Can a dose of Insta-zen do any real good?

Instagram is one of the greatest contributors to my yoga anxiety. Yogini influencers deal heavy blows to my self-esteem (yes, we already know I have issues).

I generally avoid social media to protect my mental health. While a lot of research suggests that social media can be harmful, there are also studies that are more optimistic about the effects of these platforms on our psychological wellbeing.

For example, a recent study showed that social media could provide a listening ear when you’re feeling down but don’t want to burden anyone with your problems. A social media post is a form of undirected communication through which we can express our feelings without bothering a particular person. No need to call up or text your bestie in the middle of the stressful work day, just send out a tweet instead. And though nobody feels obligated to respond, many will voluntarily check in with you if you sound distressed on social media. So you receive the social support you need that you might have been embarrassed to ask explicitly for. 

“Basically, I’m the unicorn of health.” Anybody who can utter those words confidently is a hero in my books. Jessamyn Stanley, who’s based in the US, started practising yoga just seven years ago, and never did any kind of exercise prior to this. A champion for the body positivity movement, she’s redefining what it means to be healthy.

Still, many of us spend far too much time on Instagram and Facebook, to the detriment of our self-esteem… right? Perhaps not. Researchers suggest that Facebook could actually boost self-esteem. Their rationale is that when we look at our own social media profiles, we are reminded of how we can control our public selves. In posting curated photos (with the appropriate filters applied) and carefully worded captions , we exercise complete autonomy over how our personal narratives are presented to the world. This feeling can be empowering, and that can boost self-worth.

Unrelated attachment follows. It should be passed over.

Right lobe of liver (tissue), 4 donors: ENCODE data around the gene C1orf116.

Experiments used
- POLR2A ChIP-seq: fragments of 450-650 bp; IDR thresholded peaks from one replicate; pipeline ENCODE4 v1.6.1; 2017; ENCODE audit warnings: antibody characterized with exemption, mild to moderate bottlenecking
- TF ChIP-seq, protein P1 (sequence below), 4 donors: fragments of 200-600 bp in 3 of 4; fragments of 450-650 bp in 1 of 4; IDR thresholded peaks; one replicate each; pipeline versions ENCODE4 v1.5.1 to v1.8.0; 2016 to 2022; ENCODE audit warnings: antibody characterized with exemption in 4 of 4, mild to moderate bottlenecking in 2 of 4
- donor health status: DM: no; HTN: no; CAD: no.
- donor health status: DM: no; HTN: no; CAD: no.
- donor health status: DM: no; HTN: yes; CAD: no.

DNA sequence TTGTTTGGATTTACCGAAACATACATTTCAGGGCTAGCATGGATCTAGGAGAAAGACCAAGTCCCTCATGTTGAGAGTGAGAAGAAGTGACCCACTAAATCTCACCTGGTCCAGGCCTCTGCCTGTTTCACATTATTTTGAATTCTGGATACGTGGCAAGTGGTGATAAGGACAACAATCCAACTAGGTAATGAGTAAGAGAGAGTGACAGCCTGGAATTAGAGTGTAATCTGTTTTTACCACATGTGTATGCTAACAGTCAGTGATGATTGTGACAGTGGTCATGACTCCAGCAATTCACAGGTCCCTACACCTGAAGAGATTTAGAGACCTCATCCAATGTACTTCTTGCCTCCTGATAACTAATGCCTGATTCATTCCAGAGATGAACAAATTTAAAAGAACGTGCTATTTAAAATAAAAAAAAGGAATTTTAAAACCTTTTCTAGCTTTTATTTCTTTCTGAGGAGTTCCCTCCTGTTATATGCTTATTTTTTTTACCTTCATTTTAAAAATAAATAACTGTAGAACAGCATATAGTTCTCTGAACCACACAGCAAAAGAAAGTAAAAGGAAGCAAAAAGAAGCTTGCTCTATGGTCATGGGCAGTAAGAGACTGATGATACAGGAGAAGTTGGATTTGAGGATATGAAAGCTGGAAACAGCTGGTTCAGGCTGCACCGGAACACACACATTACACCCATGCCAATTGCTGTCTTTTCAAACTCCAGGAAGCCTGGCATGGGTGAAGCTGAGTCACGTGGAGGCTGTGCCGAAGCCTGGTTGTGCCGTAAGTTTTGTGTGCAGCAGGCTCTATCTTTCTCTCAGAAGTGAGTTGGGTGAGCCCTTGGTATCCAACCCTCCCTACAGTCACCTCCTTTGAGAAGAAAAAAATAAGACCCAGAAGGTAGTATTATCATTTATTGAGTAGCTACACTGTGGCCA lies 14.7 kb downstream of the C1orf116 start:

Pinterest may be your go-to source for inspiration, but other social media platforms also serve as tools to develop ideas, express creativity and learn. A UK study found that teenagers tend to view social media positively because of the opportunities to connect with likeminded individuals and be part of an online community that could share their ideas with.

Gabrielle Mendoza’s posts are reminders that even the most experienced yoginis are human too. She shares about the struggles she faces when trying to nail difficult poses and also her triumphs when she succeeds. You can’t help but celebrate with her.

I’ve decided that the best strategy to being happy about my own yoga journey isn’t to avoid social media totally but to follow the right people, like Gabby and Jessamyn. That said, I won’t be posting a picture of myself in a yoga pose any time soon.

I confronted my fear of yoga head on in last week’s podcast. Listen to it here.

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